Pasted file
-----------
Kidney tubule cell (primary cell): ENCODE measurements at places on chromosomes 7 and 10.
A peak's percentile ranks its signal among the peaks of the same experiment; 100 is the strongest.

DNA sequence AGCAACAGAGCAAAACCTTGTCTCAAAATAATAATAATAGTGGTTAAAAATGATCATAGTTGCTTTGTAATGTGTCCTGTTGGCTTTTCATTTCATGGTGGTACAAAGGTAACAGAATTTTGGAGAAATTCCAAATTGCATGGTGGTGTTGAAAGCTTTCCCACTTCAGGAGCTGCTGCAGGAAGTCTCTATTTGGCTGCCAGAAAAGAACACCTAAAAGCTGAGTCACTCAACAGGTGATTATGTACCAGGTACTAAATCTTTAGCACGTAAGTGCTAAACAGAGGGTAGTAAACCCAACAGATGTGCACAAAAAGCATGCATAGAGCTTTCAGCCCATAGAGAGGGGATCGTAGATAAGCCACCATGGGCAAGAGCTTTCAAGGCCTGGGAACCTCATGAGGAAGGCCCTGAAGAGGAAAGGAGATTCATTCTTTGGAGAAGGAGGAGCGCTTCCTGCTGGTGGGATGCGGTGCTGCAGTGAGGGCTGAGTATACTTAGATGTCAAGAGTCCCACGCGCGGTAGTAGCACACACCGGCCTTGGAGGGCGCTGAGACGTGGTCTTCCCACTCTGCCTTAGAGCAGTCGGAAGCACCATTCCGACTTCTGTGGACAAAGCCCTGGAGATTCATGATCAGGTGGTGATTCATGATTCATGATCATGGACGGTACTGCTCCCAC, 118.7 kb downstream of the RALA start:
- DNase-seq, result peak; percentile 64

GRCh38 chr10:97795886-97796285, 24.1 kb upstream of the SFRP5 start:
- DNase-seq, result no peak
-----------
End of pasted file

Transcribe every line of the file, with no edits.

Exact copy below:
Kidney tubule cell (primary cell): ENCODE measurements at places on chromosomes 7 and 10.
A peak's percentile ranks its signal among the peaks of the same experiment; 100 is the strongest.

DNA sequence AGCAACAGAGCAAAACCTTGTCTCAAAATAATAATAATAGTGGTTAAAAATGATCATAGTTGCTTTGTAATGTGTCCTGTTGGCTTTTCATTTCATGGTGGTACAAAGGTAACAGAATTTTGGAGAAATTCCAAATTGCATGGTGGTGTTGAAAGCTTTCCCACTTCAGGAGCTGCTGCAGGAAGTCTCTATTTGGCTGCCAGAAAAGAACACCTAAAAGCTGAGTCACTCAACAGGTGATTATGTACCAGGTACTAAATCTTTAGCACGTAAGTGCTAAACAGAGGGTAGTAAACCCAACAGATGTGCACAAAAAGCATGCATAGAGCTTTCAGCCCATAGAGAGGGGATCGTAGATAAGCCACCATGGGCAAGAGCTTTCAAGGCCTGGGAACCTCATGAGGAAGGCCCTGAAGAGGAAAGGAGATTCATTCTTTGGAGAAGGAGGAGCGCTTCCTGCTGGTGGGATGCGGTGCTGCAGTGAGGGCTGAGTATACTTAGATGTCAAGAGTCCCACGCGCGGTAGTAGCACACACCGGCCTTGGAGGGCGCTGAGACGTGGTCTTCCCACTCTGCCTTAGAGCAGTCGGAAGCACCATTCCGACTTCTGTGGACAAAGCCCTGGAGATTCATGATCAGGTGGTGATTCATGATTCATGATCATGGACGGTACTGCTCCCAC, 118.7 kb downstream of the RALA start:
- DNase-seq, result peak; percentile 64

GRCh38 chr10:97795886-97796285, 24.1 kb upstream of the SFRP5 start:
- DNase-seq, result no peak